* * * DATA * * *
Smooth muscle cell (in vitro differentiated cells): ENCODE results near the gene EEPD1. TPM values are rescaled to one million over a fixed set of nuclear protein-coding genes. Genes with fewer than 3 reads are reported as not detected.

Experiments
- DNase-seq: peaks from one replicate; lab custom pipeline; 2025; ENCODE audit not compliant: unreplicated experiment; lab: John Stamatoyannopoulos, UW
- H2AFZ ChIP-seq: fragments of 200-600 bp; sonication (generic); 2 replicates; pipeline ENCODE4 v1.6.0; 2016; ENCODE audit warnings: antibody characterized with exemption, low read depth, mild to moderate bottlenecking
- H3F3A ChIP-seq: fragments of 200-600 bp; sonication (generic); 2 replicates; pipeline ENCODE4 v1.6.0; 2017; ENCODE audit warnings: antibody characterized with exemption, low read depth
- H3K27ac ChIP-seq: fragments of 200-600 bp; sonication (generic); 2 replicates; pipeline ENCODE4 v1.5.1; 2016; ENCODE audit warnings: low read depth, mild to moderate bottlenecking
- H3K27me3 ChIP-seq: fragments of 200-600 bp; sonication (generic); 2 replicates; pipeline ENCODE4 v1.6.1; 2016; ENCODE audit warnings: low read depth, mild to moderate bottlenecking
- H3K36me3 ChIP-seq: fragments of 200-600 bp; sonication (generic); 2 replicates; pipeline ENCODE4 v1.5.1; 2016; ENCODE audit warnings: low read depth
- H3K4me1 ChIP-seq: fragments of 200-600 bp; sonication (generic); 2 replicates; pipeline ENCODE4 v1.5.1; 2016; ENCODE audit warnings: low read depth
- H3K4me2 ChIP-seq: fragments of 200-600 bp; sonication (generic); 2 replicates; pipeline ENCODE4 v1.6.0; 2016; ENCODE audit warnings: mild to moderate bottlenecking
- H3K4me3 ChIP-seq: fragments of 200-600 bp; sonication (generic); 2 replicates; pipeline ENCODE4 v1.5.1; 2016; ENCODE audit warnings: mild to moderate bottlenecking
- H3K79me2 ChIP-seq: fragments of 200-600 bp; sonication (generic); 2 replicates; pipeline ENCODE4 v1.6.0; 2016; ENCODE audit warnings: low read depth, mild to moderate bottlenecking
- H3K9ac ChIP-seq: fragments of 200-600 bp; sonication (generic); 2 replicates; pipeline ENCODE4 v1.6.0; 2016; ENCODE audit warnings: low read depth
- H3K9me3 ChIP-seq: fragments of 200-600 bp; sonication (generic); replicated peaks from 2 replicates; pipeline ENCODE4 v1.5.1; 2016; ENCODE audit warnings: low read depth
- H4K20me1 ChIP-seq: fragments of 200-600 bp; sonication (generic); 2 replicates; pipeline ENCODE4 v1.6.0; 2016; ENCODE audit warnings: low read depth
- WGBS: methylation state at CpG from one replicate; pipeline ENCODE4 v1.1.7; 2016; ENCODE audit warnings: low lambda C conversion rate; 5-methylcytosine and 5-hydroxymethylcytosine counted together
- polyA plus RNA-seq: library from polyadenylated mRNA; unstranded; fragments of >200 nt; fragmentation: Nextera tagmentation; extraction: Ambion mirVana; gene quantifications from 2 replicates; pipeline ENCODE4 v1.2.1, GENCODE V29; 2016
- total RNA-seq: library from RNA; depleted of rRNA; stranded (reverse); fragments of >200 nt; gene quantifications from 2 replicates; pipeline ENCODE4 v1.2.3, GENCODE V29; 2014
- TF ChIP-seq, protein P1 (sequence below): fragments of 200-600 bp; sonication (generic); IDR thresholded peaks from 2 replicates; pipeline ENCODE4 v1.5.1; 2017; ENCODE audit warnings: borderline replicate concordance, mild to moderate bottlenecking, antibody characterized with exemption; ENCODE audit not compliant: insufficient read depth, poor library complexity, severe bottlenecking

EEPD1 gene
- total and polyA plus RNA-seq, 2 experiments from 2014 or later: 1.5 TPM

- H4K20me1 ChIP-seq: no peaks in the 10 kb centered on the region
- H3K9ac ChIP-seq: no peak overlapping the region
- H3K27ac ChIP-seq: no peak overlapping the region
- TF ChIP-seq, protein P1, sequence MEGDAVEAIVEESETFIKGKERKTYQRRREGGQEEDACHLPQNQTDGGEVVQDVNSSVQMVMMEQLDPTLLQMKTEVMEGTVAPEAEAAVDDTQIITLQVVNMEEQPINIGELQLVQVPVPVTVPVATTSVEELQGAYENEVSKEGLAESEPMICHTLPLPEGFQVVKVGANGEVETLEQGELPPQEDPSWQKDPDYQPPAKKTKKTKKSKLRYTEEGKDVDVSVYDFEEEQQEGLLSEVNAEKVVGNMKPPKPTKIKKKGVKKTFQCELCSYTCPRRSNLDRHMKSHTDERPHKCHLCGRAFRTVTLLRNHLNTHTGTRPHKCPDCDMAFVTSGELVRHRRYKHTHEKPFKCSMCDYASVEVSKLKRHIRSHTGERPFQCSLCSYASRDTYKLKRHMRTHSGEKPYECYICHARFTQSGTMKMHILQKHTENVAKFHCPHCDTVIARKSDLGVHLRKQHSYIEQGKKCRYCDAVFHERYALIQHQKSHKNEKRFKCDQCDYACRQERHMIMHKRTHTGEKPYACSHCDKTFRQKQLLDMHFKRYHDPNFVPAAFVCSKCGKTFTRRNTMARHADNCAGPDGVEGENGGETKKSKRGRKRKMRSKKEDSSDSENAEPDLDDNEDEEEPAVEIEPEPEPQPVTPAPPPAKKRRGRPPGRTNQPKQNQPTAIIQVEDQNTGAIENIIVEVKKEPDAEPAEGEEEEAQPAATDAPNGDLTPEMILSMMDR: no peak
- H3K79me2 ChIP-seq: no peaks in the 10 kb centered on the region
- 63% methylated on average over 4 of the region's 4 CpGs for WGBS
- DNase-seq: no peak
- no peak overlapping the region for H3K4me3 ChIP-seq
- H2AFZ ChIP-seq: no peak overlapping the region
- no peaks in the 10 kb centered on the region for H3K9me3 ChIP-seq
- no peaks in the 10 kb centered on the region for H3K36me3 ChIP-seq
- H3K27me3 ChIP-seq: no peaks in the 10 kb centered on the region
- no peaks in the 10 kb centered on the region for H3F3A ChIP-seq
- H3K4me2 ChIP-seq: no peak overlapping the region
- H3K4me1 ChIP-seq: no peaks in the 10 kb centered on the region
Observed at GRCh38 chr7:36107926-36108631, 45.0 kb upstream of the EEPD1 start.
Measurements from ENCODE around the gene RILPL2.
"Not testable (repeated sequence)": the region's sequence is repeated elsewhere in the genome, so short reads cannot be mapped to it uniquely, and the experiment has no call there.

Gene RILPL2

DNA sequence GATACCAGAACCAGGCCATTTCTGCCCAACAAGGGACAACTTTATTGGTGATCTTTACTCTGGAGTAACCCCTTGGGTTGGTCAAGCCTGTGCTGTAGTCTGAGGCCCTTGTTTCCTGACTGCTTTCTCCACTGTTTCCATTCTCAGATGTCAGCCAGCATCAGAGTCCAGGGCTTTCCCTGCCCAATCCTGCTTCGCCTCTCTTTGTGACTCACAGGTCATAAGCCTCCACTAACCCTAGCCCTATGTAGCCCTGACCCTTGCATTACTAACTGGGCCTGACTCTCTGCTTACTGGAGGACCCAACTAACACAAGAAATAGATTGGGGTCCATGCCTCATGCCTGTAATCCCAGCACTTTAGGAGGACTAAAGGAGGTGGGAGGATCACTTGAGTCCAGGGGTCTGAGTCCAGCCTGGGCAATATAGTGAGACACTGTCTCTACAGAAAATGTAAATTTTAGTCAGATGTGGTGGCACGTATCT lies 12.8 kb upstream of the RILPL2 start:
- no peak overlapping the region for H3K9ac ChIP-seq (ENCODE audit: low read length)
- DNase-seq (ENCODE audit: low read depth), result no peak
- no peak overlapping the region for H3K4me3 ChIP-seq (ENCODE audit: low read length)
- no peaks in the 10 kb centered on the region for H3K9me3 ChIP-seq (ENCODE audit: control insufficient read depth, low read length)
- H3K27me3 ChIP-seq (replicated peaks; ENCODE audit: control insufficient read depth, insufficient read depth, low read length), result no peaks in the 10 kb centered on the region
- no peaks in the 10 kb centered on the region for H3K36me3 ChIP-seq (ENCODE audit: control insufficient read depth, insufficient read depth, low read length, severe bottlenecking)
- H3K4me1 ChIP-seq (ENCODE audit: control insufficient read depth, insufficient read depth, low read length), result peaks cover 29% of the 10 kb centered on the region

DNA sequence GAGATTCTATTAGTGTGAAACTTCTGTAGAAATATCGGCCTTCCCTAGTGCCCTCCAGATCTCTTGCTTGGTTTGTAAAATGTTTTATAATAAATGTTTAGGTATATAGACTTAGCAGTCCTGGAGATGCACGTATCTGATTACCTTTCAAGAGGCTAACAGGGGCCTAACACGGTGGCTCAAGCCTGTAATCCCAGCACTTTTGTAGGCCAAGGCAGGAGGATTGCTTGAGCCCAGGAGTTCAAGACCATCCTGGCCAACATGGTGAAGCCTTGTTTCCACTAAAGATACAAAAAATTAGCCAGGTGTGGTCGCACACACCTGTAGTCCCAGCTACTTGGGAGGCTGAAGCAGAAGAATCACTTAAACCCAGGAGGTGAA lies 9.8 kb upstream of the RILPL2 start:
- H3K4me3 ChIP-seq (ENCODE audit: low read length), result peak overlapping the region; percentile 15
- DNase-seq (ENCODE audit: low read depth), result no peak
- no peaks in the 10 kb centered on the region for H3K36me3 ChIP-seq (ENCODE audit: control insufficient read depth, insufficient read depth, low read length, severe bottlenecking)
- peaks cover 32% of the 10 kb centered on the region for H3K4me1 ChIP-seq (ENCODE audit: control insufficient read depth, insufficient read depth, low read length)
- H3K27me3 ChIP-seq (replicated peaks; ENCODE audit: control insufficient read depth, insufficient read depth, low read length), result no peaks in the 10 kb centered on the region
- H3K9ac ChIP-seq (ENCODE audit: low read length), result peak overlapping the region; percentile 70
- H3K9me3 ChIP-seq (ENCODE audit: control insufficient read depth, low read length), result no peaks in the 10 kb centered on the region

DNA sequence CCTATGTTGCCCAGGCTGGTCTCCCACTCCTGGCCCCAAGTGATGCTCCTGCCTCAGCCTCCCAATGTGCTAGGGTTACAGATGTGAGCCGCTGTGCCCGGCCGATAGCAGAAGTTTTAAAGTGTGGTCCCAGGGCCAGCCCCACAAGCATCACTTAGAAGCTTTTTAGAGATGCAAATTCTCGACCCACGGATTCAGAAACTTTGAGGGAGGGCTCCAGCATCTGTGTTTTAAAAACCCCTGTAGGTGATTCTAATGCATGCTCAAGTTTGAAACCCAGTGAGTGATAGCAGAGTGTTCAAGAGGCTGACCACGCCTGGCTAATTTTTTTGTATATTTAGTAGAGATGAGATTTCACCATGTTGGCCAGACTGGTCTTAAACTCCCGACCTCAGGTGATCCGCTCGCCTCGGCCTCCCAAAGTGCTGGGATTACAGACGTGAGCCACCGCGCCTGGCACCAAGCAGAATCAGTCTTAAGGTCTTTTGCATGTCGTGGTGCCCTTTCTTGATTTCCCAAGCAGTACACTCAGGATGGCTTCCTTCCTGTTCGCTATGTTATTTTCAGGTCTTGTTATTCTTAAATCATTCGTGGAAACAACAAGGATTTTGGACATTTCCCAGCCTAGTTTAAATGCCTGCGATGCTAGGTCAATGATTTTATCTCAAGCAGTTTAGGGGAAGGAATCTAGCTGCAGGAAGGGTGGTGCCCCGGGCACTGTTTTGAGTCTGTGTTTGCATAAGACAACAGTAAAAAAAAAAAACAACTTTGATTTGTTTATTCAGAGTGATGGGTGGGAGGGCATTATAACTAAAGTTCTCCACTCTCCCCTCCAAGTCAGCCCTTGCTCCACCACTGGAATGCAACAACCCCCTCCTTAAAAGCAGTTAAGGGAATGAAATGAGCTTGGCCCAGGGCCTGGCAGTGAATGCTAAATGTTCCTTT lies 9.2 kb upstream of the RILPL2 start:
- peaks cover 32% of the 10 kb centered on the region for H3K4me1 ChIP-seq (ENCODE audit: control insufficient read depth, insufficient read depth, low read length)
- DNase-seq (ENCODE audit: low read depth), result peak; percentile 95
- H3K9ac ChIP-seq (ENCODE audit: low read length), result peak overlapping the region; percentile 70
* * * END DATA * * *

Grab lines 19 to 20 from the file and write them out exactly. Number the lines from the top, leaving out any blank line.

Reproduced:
- TF ChIP-seq, protein P1 (sequence below): fragments of 200-600 bp; sonication (generic); IDR thresholded peaks from 2 replicates; pipeline ENCODE4 v1.5.1; 2017; ENCODE audit warnings: borderline replicate concordance, mild to moderate bottlenecking, antibody characterized with exemption; ENCODE audit not compliant: insufficient read depth, poor library complexity, severe bottlenecking

EEPD1 gene